October, 2010 – Volume 1, Issue 1  

The history of the United States lighthouses and their keepers is very interesting. America’s first lighthouse was Boston’s Little Brewster Island, built in 1716. Destroyed during the Revolutionary War, the lighthouse was rebuilt in 1783 and still stands today, a testimony to the spirit of our forefathers and mothers.

On August 7, 1789 the United States Lighthouse Establishment was created and operated under the Department of the Treasury. The determination was the Ninth Law passed and the first Public Works Act passed. Formerly built and owned by individual states or territories, the federal government now retained ownership, as well as responsibility, for all lighthouses. The first lighthouse constructed under the new law was located in Maine although state funding had been provided and building had commenced.

In 1822, a dramatic event revolutionized the lighthouse’s ability to illuminate its flame. Augustin Fresenel, a French physicist invented a lens that had the ability to cast a beam for miles and miles across open water. A central spherical lens surrounded by rings of refracting prisms, the new sculpture-like glass device enabled the light from a single lamp to beam in the desired direction. Europe immediately utilized the new device immediately. The lens was not implemented by United States lighthouses until 1841 as the seeds of war began to germinate.

A turning point in the control of lighthouses occurred in 1852 when the Lighthouse Board was created and assumed managerial responsibilities. The U.S. Lighthouse Service flag, a red, white, and blue pennant, flew proudly over the lighthouses. In the course of the next 30 years, the Lighthouse Board introduced uniforms for its male keepers, including both dress and fatigue; women did not have a dress code requirement. In 1910 the Lighthouse Service name was changed by an Act of Congress. The first Commissioner of Lighthouses under the new United States Lighthouse Service was George R. Putnam.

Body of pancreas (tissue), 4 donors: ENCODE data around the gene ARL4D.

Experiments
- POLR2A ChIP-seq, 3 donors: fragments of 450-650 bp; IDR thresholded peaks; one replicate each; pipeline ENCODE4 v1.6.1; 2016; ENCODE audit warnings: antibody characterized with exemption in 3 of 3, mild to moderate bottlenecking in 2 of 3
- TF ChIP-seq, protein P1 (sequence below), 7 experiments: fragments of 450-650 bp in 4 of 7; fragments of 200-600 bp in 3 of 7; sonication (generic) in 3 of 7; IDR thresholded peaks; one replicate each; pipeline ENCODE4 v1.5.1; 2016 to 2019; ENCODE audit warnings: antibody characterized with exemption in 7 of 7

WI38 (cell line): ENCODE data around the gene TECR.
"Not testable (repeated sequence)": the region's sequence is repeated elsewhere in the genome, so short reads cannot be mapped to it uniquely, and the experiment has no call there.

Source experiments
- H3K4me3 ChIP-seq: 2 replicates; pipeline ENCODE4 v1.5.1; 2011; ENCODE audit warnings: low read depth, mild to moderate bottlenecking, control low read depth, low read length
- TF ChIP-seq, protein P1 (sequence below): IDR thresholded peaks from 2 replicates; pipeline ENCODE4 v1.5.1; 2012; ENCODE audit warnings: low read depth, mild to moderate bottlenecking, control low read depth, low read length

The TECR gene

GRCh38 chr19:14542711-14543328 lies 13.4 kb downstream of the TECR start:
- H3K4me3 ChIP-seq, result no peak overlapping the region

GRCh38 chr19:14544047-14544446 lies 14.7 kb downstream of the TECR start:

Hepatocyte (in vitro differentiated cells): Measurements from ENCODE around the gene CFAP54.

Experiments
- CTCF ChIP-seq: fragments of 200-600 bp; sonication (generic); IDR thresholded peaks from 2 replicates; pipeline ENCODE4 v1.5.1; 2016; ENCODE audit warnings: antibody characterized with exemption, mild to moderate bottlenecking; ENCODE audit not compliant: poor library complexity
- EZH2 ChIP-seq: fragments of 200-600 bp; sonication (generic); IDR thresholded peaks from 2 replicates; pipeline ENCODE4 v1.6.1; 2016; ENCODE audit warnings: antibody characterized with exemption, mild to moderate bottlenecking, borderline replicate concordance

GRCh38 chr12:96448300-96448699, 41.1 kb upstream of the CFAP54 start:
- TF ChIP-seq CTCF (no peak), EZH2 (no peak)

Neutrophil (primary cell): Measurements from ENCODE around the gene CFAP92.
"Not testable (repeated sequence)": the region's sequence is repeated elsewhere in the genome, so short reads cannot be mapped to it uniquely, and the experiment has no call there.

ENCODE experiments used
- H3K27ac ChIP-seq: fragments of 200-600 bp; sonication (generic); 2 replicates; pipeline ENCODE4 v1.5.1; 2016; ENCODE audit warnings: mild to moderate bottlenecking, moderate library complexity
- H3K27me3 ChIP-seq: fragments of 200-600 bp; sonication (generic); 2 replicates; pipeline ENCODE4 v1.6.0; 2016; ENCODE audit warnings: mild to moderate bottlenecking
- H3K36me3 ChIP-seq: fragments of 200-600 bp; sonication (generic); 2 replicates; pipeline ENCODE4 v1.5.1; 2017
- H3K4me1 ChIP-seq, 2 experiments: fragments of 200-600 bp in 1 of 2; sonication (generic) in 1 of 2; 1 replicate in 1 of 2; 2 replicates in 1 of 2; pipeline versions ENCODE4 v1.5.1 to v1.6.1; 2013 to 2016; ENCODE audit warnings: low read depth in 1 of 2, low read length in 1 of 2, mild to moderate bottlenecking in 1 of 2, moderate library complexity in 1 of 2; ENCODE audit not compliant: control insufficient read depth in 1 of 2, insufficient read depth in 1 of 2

As World War I loomed, two American services merged in 1915 to become the United States Coast Guard: the Life-Saving Service and the Revenue Cutter Service. According to the U.S. Coast Guard website www.uscg.mil/history “the law specifically stated that the U.S. Coast Guard ‘shall constitute a part of the military forces of the United States.’”

Twenty-four years later, the Lighthouse Service joined the U.S. Coast Guard and prepared to embark on World War II. Based on its history, which includes the Revenue Cutter Service established by Alexander Hamilton to collect taxes, the U.S. Coast Guard personnel have served valiantly in every military conflict since the Civil War.

The only armed service to reside outside of the Pentagon, the major role of the U.S. Coast Guard is not combat, and does not have a primary mission. Essentially, the U.S. Coast Guard performs as a multi-mission service and is on call for a variety of emergencies and duties. Past assignments include: fighting during Prohibition’s “rum wars,” rescuing Cuban refugees, controlling drug trafficking, and providing aid during Katrina.

Small compared to the other branches of the armed forces, with only 39,400 active-duty personnel, the U.S. Coast Guard’s major responsibility is protecting the nation’s 95,000 miles of coastline from terrorist attacks. During peace time, the U.S. Coast Guard is under the auspices of the Department of Homeland Security. In wartime, the U.S. Coast Guard can be transferred the Department of Navy by order of the President.

U.S. Coast Guard personnel are officially called “sailor,” although they have earned any number of nicknames…some quaint—Puddle pirates—others affectionate, “coasties.” But for the men, women, and children who have experienced the bravery of the U.S. Coast Guard personnel, “hero” would be most appropriate. Protecting American shores is their job, saving lives is their mission.

The United States Coast Guard motto is Semper Paratus: Always Ready.

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